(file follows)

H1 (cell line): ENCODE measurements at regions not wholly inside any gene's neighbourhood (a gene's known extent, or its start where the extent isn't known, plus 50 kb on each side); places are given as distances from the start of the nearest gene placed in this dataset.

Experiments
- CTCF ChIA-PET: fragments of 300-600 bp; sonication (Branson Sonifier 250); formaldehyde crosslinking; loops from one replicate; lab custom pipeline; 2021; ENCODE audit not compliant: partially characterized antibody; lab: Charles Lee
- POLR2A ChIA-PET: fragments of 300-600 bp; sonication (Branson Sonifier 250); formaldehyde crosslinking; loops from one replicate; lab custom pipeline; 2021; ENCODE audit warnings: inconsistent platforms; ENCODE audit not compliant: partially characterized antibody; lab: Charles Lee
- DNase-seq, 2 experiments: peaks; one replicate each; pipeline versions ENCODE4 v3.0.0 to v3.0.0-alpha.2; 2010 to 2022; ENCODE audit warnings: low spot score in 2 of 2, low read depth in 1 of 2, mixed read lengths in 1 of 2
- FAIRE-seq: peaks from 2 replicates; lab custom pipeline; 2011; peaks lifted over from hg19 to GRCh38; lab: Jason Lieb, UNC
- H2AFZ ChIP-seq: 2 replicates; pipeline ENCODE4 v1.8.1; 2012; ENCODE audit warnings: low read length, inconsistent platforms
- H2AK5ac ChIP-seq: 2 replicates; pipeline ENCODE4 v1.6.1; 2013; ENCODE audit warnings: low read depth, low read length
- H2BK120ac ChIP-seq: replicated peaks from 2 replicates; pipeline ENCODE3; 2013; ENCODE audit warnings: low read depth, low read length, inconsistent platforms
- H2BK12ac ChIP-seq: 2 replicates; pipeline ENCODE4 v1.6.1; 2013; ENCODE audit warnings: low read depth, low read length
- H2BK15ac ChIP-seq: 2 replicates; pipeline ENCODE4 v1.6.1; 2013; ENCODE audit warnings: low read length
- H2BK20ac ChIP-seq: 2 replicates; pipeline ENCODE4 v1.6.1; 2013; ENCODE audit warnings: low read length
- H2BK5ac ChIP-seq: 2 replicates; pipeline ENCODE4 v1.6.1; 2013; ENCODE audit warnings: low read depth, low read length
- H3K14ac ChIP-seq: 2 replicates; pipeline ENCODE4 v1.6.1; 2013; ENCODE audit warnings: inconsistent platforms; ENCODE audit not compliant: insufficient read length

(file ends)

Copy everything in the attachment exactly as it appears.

H1 (cell line): ENCODE measurements at regions not wholly inside any gene's neighbourhood (a gene's known extent, or its start where the extent isn't known, plus 50 kb on each side); places are given as distances from the start of the nearest gene placed in this dataset.

Experiments
- CTCF ChIA-PET: fragments of 300-600 bp; sonication (Branson Sonifier 250); formaldehyde crosslinking; loops from one replicate; lab custom pipeline; 2021; ENCODE audit not compliant: partially characterized antibody; lab: Charles Lee
- POLR2A ChIA-PET: fragments of 300-600 bp; sonication (Branson Sonifier 250); formaldehyde crosslinking; loops from one replicate; lab custom pipeline; 2021; ENCODE audit warnings: inconsistent platforms; ENCODE audit not compliant: partially characterized antibody; lab: Charles Lee
- DNase-seq, 2 experiments: peaks; one replicate each; pipeline versions ENCODE4 v3.0.0 to v3.0.0-alpha.2; 2010 to 2022; ENCODE audit warnings: low spot score in 2 of 2, low read depth in 1 of 2, mixed read lengths in 1 of 2
- FAIRE-seq: peaks from 2 replicates; lab custom pipeline; 2011; peaks lifted over from hg19 to GRCh38; lab: Jason Lieb, UNC
- H2AFZ ChIP-seq: 2 replicates; pipeline ENCODE4 v1.8.1; 2012; ENCODE audit warnings: low read length, inconsistent platforms
- H2AK5ac ChIP-seq: 2 replicates; pipeline ENCODE4 v1.6.1; 2013; ENCODE audit warnings: low read depth, low read length
- H2BK120ac ChIP-seq: replicated peaks from 2 replicates; pipeline ENCODE3; 2013; ENCODE audit warnings: low read depth, low read length, inconsistent platforms
- H2BK12ac ChIP-seq: 2 replicates; pipeline ENCODE4 v1.6.1; 2013; ENCODE audit warnings: low read depth, low read length
- H2BK15ac ChIP-seq: 2 replicates; pipeline ENCODE4 v1.6.1; 2013; ENCODE audit warnings: low read length
- H2BK20ac ChIP-seq: 2 replicates; pipeline ENCODE4 v1.6.1; 2013; ENCODE audit warnings: low read length
- H2BK5ac ChIP-seq: 2 replicates; pipeline ENCODE4 v1.6.1; 2013; ENCODE audit warnings: low read depth, low read length
- H3K14ac ChIP-seq: 2 replicates; pipeline ENCODE4 v1.6.1; 2013; ENCODE audit warnings: inconsistent platforms; ENCODE audit not compliant: insufficient read length